Well, it was always tricky for me. I grew up in a family where my brothers are these crazy superstars. Jordan is a cardiothoracic surgeon who went to Harvard. Jeremy's a two-time Olympian, played in the NFL but has a very successful startup. Just these super-humans. And I felt very invisible and less than. And then on top of that, my dad was really hard on me, harder on me than my brothers. And I thought when I was little it was because he didn't like me as much. But he sat me down when we sort of had our "come to Jesus" (that was depicted in the movie) and he said, "Look, I've been a psychologist for 40 years. I know that the world is hard and I know that it's harder for women. And I wanted to make you formidable." And so as an adult, you get to learn these things about your parents who were your age when they were raising you. And it's been a really incredible healing journey to start to learn the truth.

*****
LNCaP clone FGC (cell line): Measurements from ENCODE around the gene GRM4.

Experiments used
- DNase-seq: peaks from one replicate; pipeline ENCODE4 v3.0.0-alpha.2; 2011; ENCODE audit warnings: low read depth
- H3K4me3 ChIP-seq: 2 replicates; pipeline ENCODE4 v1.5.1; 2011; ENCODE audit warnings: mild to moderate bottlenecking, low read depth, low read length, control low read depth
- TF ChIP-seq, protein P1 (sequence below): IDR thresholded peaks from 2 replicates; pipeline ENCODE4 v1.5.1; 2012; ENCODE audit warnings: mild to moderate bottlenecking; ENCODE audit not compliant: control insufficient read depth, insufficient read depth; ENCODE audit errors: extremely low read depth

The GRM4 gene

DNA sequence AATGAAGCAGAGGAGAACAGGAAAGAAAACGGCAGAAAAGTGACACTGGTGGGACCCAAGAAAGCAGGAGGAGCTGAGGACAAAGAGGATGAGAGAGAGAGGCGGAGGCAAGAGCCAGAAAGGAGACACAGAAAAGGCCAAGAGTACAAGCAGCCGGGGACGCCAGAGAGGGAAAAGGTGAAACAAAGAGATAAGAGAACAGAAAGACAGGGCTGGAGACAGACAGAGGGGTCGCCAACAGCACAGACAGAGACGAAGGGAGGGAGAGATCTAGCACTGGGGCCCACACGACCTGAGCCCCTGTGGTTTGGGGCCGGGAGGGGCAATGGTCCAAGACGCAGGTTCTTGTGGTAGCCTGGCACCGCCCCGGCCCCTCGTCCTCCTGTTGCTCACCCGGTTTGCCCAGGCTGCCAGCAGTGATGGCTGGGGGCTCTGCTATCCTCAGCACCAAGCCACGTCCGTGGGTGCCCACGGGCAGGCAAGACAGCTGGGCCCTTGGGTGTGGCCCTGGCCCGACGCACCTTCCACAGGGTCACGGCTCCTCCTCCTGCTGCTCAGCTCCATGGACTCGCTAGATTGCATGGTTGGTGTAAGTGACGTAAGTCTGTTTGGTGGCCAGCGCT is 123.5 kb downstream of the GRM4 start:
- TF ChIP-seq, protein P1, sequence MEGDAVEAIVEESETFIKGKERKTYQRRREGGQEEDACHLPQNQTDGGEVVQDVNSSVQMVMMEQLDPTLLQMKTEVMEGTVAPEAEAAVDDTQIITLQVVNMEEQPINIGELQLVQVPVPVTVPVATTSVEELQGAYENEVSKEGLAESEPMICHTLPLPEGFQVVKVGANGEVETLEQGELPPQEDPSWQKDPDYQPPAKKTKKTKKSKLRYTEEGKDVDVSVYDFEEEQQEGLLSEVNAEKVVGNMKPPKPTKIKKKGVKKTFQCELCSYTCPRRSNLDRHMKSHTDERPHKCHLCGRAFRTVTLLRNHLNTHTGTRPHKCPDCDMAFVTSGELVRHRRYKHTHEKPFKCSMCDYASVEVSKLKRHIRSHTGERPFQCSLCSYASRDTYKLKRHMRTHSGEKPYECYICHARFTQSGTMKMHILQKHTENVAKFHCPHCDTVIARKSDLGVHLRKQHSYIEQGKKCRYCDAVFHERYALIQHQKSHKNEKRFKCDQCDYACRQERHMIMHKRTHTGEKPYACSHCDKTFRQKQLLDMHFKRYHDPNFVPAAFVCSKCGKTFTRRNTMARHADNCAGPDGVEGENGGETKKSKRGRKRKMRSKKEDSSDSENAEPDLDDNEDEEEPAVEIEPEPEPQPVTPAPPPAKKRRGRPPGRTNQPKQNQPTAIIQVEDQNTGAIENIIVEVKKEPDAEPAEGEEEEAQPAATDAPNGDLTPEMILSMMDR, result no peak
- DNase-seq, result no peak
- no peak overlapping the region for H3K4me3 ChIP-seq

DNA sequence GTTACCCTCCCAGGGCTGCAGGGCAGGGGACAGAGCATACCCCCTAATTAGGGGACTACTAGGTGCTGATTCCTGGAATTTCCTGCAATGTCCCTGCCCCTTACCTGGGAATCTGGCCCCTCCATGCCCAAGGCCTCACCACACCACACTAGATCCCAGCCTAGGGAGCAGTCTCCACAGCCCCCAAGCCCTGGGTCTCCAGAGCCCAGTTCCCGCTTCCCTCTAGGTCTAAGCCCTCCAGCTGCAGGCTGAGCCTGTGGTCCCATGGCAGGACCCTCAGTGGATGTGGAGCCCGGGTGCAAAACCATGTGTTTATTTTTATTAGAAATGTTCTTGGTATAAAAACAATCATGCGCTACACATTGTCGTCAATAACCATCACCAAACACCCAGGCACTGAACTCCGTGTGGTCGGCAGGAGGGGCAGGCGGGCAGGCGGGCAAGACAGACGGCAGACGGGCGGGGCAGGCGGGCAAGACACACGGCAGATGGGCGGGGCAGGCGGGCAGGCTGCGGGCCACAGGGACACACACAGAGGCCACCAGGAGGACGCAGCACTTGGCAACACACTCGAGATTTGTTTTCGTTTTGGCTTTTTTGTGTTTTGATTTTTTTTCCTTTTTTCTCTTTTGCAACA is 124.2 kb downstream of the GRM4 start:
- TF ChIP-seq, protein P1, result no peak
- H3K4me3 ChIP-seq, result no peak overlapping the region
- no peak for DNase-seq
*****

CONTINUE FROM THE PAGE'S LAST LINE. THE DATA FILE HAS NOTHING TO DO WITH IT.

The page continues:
Lara Anderson

Lara Anderson

C:
Being resentful almost?

M:
Yeah, exactly. No, that's exactly what it is. So I had to stop, I had to deal with resentments. And then I also had to look at how I was creating problems in my family. So now it's just about owning my side of it and trying to repair the harm that I've done. And for my mom, she's just been a rock, she never wavered. Even in my darkest, lowest period, she was always like, "You're my baby and you're gonna be okay. You're gonna get through this. And you're beautiful and strong and smart." She just never wavered. And I owe her so much. I owe her some money, but I also owe her so much. Some people have to completely go through these dark nights of the soul completely alone and I never had to because my mom was there.

C:
That's powerful.

M: